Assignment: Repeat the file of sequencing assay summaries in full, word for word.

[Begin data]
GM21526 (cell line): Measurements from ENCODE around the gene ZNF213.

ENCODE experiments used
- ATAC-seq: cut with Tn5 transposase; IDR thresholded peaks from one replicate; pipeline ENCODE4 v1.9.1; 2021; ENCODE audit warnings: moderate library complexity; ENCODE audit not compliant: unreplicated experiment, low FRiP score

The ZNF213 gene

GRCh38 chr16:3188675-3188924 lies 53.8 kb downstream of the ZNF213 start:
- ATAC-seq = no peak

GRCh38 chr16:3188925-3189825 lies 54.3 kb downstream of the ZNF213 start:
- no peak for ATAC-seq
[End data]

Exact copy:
GM21526 (cell line): Measurements from ENCODE around the gene ZNF213.

ENCODE experiments used
- ATAC-seq: cut with Tn5 transposase; IDR thresholded peaks from one replicate; pipeline ENCODE4 v1.9.1; 2021; ENCODE audit warnings: moderate library complexity; ENCODE audit not compliant: unreplicated experiment, low FRiP score

The ZNF213 gene

GRCh38 chr16:3188675-3188924 lies 53.8 kb downstream of the ZNF213 start:
- ATAC-seq = no peak

GRCh38 chr16:3188925-3189825 lies 54.3 kb downstream of the ZNF213 start:
- no peak for ATAC-seq